Is it money? A quest for fame and recognition? A desire to see my name on a poster at the front of my local bookstore and a pile of my books on a table inside? Do I want to hit the road for a book signing tour and have to fend off hordes of rabid book groupies? Is there such a thing as book groupies?

Truth be told, the answer to all of the above is yes. I would happily accept money, fame, recognition, a rock star style tour, and women throwing themselves at me. Who wouldn't? But none of them are actually what get me out of bed. If there was no chance of earning a dime, or being famous, or having to run from a mob of crazed babes like I was starring in a Beatles movie, I'd still write.

Why? In one word: passion. It's not a great explanation but, plain and simple, I don't write because I want to, I write because I have to. If more than a couple of days goes by without some writing happening, I begin to get antsy in the way my lungs feel distress if I stop breathing for more than a short while. I may not die without writing, but I'm sure not pleasant to be around. So passion is both a blessing and a curse. It drags me out of bed when I don't want to get up, but it lights up my day even when it is still dark.

There are billions of people in the world, many of whom never find their passion, so I consider myself fortunate. My wish is that everyone find theirs and live a more fulfilled life. And maybe then I'd have someone to talk to at 5am.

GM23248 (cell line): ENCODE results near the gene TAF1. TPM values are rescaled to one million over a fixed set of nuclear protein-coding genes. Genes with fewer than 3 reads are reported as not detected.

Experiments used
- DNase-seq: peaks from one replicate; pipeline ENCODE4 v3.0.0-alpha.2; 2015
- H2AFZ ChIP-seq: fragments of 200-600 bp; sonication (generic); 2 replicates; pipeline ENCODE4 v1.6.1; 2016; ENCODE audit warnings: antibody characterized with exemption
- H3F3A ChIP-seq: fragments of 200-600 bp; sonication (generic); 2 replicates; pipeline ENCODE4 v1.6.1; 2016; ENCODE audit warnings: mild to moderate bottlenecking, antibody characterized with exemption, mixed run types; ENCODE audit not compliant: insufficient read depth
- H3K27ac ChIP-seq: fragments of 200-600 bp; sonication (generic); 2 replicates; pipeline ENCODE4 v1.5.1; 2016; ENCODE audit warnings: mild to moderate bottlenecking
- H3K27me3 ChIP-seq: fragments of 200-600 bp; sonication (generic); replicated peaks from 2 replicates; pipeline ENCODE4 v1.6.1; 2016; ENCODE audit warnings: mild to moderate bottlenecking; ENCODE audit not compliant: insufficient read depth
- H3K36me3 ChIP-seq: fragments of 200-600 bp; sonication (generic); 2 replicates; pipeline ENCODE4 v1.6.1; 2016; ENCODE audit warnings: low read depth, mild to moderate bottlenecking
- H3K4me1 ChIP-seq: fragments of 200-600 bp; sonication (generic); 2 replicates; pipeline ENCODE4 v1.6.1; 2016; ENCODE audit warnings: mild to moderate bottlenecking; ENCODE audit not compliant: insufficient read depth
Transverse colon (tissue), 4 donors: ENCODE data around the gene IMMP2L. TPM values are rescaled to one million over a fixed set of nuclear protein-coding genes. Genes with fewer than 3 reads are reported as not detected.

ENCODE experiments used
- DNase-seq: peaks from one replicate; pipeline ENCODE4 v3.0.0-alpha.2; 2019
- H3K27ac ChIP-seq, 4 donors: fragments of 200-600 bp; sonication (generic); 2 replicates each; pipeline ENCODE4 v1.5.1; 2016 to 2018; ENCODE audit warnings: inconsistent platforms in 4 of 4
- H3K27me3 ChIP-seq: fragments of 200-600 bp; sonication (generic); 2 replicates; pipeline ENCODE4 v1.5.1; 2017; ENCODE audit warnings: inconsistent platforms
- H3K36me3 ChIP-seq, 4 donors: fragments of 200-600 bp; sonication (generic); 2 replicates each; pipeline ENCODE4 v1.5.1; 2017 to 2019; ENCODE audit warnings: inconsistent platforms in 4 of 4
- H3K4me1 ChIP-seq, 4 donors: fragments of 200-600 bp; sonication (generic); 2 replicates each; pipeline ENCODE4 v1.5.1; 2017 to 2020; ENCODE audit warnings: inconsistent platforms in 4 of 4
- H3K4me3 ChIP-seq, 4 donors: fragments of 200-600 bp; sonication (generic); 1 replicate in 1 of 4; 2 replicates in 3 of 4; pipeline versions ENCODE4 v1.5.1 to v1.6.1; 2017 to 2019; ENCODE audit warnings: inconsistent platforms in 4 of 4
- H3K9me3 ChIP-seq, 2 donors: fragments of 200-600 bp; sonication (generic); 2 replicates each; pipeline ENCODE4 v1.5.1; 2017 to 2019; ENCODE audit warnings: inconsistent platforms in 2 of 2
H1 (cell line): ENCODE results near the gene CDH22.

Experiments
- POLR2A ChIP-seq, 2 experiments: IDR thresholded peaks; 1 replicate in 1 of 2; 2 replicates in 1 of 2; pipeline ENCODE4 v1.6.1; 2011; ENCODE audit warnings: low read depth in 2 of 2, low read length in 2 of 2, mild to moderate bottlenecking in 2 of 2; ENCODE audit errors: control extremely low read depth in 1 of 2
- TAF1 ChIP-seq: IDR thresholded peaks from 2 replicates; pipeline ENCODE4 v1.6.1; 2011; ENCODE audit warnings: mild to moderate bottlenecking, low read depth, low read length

What is your passion? What do you do or sacrifice to feed it? How do you feel when you're living your passion? How do you feel when you're not?


Bruce Blake lives on Vancouver Island in British Columbia, Canada. When pressing issues like shovelling snow and building igloos don't take up his spare time, Bruce can be found taking the dog sled to the nearest coffee shop to work on his short stories and novels.
Actually, Victoria, B.C. is only a couple hours north of Seattle, Wash., where more rain is seen than snow. Since snow isn't really a pressing issue, Bruce spends more time trying to remember to leave the "u" out of words like "colour" and "neighbour" then he does shovelling (and darn that extra L). The father of two, Bruce is also the trophy husband of burlesque diva Miss Rosie Bitts.
Bruce has been writing since grade school, but it wasn't until five years ago he set his sights on becoming a full-time writer. Since then, his first short story, "Another Man's Shoes" was published in the Winter 2008 edition of Cemetery Moon, another short, "Yardwork", was made into a podcast in Oct., 2011 by Pseudopod, and his first Icarus Fell novel, "On Unfaithful Wings", was published to Kindle in Dec., 2011. The second Icarus Fell novel, “All Who Wander Are Lost”, was released on July 17, 2012, and the first book in the four-part “Khirro's Journey” epic fantasy is due soon. He has plans for at least three more Icarus novels, several stand-alones, and a possible YA fantasy co-written with his eleven-year-old daughter.

On Unfaithful Wings
I was alive, then I was dead, now I’m stuck somewhere in between.
My name is Icarus Fell. I am a harvester.
The archangel Michael brought me back to collect souls and help them on their way to Heaven--that’s what a harvester does. If I get enough of them before the bad guys do--if I do a good job--I can have my life back. Now people I knew in life are dying, killed by a murderer’s knife, their bodies defiled, and the cops think I’m the killer.